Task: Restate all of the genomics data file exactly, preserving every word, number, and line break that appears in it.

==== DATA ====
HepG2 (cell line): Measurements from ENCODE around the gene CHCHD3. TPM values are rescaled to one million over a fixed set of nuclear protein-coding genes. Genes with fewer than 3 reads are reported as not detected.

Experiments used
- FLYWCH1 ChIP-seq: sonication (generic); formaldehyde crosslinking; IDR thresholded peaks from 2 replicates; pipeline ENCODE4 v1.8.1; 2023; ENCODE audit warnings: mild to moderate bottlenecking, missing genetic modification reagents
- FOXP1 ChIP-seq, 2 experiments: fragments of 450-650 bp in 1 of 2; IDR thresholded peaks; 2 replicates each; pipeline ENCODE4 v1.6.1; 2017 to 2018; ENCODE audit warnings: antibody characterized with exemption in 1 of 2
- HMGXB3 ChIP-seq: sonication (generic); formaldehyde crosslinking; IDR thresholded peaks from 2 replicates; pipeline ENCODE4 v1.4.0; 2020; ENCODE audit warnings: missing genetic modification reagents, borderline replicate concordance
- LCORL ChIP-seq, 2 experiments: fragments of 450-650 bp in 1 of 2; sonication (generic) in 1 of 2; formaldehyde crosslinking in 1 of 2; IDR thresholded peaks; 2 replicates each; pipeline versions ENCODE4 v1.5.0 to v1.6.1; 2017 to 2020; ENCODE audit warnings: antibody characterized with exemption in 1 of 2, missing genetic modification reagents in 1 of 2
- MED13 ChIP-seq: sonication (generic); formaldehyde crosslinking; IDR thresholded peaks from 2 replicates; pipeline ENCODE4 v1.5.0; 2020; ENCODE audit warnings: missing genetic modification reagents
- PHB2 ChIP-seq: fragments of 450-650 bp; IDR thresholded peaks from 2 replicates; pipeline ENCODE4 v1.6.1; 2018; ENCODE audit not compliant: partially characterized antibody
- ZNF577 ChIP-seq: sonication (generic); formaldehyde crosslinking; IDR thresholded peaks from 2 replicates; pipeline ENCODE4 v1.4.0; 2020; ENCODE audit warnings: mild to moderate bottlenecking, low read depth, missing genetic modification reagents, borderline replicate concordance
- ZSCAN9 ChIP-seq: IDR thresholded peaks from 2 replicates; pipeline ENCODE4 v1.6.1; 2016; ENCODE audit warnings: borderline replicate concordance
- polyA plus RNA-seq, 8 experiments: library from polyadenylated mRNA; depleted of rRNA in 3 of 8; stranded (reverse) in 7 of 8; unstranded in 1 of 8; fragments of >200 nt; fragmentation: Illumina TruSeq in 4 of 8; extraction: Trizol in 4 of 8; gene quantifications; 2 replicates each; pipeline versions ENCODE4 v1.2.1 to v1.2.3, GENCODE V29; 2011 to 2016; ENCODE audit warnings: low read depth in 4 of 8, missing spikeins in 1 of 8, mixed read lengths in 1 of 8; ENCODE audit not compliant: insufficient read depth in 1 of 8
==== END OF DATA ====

HepG2 (cell line): Measurements from ENCODE around the gene CHCHD3. TPM values are rescaled to one million over a fixed set of nuclear protein-coding genes. Genes with fewer than 3 reads are reported as not detected.

Experiments used
- FLYWCH1 ChIP-seq: sonication (generic); formaldehyde crosslinking; IDR thresholded peaks from 2 replicates; pipeline ENCODE4 v1.8.1; 2023; ENCODE audit warnings: mild to moderate bottlenecking, missing genetic modification reagents
- FOXP1 ChIP-seq, 2 experiments: fragments of 450-650 bp in 1 of 2; IDR thresholded peaks; 2 replicates each; pipeline ENCODE4 v1.6.1; 2017 to 2018; ENCODE audit warnings: antibody characterized with exemption in 1 of 2
- HMGXB3 ChIP-seq: sonication (generic); formaldehyde crosslinking; IDR thresholded peaks from 2 replicates; pipeline ENCODE4 v1.4.0; 2020; ENCODE audit warnings: missing genetic modification reagents, borderline replicate concordance
- LCORL ChIP-seq, 2 experiments: fragments of 450-650 bp in 1 of 2; sonication (generic) in 1 of 2; formaldehyde crosslinking in 1 of 2; IDR thresholded peaks; 2 replicates each; pipeline versions ENCODE4 v1.5.0 to v1.6.1; 2017 to 2020; ENCODE audit warnings: antibody characterized with exemption in 1 of 2, missing genetic modification reagents in 1 of 2
- MED13 ChIP-seq: sonication (generic); formaldehyde crosslinking; IDR thresholded peaks from 2 replicates; pipeline ENCODE4 v1.5.0; 2020; ENCODE audit warnings: missing genetic modification reagents
- PHB2 ChIP-seq: fragments of 450-650 bp; IDR thresholded peaks from 2 replicates; pipeline ENCODE4 v1.6.1; 2018; ENCODE audit not compliant: partially characterized antibody
- ZNF577 ChIP-seq: sonication (generic); formaldehyde crosslinking; IDR thresholded peaks from 2 replicates; pipeline ENCODE4 v1.4.0; 2020; ENCODE audit warnings: mild to moderate bottlenecking, low read depth, missing genetic modification reagents, borderline replicate concordance
- ZSCAN9 ChIP-seq: IDR thresholded peaks from 2 replicates; pipeline ENCODE4 v1.6.1; 2016; ENCODE audit warnings: borderline replicate concordance
- polyA plus RNA-seq, 8 experiments: library from polyadenylated mRNA; depleted of rRNA in 3 of 8; stranded (reverse) in 7 of 8; unstranded in 1 of 8; fragments of >200 nt; fragmentation: Illumina TruSeq in 4 of 8; extraction: Trizol in 4 of 8; gene quantifications; 2 replicates each; pipeline versions ENCODE4 v1.2.1 to v1.2.3, GENCODE V29; 2011 to 2016; ENCODE audit warnings: low read depth in 4 of 8, missing spikeins in 1 of 8, mixed read lengths in 1 of 8; ENCODE audit not compliant: insufficient read depth in 1 of 8